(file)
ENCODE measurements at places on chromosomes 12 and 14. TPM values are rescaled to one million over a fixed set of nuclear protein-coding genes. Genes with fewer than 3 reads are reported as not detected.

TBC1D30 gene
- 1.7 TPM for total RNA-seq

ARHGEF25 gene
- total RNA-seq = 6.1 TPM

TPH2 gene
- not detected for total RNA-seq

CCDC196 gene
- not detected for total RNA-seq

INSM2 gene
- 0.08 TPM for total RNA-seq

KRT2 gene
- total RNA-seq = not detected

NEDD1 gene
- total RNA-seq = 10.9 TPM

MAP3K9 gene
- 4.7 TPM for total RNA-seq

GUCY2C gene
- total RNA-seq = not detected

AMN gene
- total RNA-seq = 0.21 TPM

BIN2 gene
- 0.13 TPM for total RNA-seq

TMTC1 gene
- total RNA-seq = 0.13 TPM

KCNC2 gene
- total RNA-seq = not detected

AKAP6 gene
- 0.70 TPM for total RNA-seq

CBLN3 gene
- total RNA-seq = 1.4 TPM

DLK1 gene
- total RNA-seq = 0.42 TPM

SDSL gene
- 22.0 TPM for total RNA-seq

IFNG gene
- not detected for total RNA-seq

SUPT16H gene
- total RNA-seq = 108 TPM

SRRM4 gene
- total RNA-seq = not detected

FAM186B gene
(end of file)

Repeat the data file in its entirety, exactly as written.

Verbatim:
ENCODE measurements at places on chromosomes 12 and 14. TPM values are rescaled to one million over a fixed set of nuclear protein-coding genes. Genes with fewer than 3 reads are reported as not detected.

TBC1D30 gene
- 1.7 TPM for total RNA-seq

ARHGEF25 gene
- total RNA-seq = 6.1 TPM

TPH2 gene
- not detected for total RNA-seq

CCDC196 gene
- not detected for total RNA-seq

INSM2 gene
- 0.08 TPM for total RNA-seq

KRT2 gene
- total RNA-seq = not detected

NEDD1 gene
- total RNA-seq = 10.9 TPM

MAP3K9 gene
- 4.7 TPM for total RNA-seq

GUCY2C gene
- total RNA-seq = not detected

AMN gene
- total RNA-seq = 0.21 TPM

BIN2 gene
- 0.13 TPM for total RNA-seq

TMTC1 gene
- total RNA-seq = 0.13 TPM

KCNC2 gene
- total RNA-seq = not detected

AKAP6 gene
- 0.70 TPM for total RNA-seq

CBLN3 gene
- total RNA-seq = 1.4 TPM

DLK1 gene
- total RNA-seq = 0.42 TPM

SDSL gene
- 22.0 TPM for total RNA-seq

IFNG gene
- not detected for total RNA-seq

SUPT16H gene
- total RNA-seq = 108 TPM

SRRM4 gene
- total RNA-seq = not detected

FAM186B gene